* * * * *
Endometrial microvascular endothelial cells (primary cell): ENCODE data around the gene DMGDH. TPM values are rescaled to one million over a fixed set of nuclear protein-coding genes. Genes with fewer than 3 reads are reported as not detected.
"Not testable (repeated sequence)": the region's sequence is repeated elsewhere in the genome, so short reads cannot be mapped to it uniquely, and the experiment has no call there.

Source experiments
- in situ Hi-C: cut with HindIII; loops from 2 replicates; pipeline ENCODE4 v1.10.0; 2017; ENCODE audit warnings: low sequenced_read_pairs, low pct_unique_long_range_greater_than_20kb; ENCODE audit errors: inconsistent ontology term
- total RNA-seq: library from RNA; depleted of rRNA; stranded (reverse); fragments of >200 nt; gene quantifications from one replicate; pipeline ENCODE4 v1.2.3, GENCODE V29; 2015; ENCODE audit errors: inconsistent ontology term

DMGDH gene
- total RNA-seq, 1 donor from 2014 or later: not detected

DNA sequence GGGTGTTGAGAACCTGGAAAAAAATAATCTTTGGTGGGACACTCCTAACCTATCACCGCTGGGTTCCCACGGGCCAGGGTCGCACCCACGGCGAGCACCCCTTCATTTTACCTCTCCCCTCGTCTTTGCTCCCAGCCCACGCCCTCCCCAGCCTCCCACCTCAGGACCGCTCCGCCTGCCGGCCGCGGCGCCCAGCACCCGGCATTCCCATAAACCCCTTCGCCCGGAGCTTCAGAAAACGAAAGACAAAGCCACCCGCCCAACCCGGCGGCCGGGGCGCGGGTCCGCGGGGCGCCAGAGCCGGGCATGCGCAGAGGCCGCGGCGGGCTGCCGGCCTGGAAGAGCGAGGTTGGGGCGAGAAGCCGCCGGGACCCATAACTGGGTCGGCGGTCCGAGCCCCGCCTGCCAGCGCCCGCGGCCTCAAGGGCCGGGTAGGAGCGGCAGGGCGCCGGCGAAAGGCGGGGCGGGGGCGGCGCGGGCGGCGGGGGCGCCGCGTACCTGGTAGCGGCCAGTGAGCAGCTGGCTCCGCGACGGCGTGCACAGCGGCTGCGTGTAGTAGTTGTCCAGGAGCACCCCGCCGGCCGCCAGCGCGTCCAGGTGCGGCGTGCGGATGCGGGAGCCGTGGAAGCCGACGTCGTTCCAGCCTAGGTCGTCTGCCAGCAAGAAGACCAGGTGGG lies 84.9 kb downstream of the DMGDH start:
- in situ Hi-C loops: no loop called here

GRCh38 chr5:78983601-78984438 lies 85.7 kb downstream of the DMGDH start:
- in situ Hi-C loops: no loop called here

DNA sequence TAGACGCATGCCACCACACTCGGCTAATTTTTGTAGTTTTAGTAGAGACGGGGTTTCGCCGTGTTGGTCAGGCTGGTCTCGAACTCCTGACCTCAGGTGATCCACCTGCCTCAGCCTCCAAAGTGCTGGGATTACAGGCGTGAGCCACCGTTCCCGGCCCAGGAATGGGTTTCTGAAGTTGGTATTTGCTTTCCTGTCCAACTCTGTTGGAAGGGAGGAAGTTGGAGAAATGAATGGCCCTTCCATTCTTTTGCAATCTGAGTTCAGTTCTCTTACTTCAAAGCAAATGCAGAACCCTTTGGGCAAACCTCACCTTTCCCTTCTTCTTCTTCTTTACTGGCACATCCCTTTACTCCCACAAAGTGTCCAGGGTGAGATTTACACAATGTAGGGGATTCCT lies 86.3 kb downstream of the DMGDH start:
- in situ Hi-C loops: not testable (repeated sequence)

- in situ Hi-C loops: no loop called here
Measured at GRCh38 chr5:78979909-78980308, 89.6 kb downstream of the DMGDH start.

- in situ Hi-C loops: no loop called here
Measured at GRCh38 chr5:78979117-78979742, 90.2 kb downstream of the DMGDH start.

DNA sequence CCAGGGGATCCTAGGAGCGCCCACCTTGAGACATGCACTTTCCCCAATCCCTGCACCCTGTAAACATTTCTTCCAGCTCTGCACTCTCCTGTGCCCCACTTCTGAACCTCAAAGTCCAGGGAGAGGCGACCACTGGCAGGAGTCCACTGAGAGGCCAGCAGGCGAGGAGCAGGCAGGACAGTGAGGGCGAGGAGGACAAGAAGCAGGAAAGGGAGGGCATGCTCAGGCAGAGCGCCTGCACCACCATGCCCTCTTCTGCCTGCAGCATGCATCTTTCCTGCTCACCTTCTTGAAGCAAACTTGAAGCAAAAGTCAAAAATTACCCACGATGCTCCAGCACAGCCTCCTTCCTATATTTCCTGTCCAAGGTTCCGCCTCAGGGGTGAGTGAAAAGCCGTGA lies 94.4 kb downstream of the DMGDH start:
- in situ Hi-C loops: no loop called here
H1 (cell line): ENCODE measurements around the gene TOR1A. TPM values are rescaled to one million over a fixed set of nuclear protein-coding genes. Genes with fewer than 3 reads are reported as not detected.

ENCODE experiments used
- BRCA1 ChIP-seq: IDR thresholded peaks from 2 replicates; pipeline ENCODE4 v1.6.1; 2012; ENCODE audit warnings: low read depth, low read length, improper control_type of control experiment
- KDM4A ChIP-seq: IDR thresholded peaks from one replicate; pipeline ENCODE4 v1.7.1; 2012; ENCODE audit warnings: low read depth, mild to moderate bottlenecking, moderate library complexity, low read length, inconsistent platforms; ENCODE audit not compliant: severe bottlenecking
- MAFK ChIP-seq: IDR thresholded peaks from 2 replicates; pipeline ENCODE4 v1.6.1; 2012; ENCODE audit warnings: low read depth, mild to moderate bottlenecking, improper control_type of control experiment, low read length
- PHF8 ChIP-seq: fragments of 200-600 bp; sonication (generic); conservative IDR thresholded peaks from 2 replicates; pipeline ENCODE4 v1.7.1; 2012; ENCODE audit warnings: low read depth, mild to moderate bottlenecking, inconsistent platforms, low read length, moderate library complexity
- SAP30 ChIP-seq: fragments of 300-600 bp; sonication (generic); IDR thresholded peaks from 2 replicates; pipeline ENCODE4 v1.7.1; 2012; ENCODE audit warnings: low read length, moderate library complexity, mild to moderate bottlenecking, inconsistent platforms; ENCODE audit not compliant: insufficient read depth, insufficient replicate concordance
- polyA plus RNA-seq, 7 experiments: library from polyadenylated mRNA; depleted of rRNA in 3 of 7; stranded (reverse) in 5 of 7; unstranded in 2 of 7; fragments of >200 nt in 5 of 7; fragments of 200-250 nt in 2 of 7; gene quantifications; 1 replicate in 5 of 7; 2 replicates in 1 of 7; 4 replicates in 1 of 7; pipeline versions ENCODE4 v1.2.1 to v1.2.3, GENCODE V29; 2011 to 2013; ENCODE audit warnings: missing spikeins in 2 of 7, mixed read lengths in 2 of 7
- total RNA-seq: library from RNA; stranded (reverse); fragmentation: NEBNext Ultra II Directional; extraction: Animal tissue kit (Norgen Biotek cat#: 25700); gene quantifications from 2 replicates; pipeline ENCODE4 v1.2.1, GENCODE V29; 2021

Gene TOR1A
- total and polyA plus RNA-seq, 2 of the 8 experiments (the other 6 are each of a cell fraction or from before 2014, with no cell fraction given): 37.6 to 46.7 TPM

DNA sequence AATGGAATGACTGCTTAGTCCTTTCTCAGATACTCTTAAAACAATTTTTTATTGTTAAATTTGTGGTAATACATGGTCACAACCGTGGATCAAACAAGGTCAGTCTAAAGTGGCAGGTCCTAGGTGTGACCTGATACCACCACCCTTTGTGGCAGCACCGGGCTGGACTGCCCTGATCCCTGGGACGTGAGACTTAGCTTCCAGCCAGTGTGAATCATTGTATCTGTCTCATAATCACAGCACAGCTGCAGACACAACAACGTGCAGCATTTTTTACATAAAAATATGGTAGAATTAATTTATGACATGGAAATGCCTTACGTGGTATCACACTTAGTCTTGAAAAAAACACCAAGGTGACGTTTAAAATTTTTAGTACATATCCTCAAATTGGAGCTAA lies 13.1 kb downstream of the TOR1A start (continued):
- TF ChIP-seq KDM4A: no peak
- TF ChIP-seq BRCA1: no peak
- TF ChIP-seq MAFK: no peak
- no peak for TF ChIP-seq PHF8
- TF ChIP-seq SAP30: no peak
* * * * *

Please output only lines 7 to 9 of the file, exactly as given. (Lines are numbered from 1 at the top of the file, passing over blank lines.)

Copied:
- total RNA-seq, 1 donor from 2014 or later: not detected

DNA sequence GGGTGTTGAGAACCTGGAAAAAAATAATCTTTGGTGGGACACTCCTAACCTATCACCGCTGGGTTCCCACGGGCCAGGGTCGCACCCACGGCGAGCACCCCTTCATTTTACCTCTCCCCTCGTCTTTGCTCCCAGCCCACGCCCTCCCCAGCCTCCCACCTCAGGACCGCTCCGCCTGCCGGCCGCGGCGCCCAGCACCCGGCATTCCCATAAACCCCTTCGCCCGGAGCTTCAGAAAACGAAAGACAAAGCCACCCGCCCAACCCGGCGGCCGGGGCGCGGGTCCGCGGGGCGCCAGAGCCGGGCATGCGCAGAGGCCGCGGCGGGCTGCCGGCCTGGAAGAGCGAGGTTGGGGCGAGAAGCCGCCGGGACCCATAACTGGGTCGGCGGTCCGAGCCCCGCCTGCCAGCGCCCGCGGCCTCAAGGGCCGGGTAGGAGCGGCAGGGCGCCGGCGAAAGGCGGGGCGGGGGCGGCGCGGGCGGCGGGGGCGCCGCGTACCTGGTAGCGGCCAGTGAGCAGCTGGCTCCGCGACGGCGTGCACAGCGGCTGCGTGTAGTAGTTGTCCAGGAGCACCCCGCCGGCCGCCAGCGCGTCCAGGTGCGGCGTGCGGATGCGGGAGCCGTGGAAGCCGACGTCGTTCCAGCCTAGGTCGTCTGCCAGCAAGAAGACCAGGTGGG lies 84.9 kb downstream of the DMGDH start:
- in situ Hi-C loops: no loop called here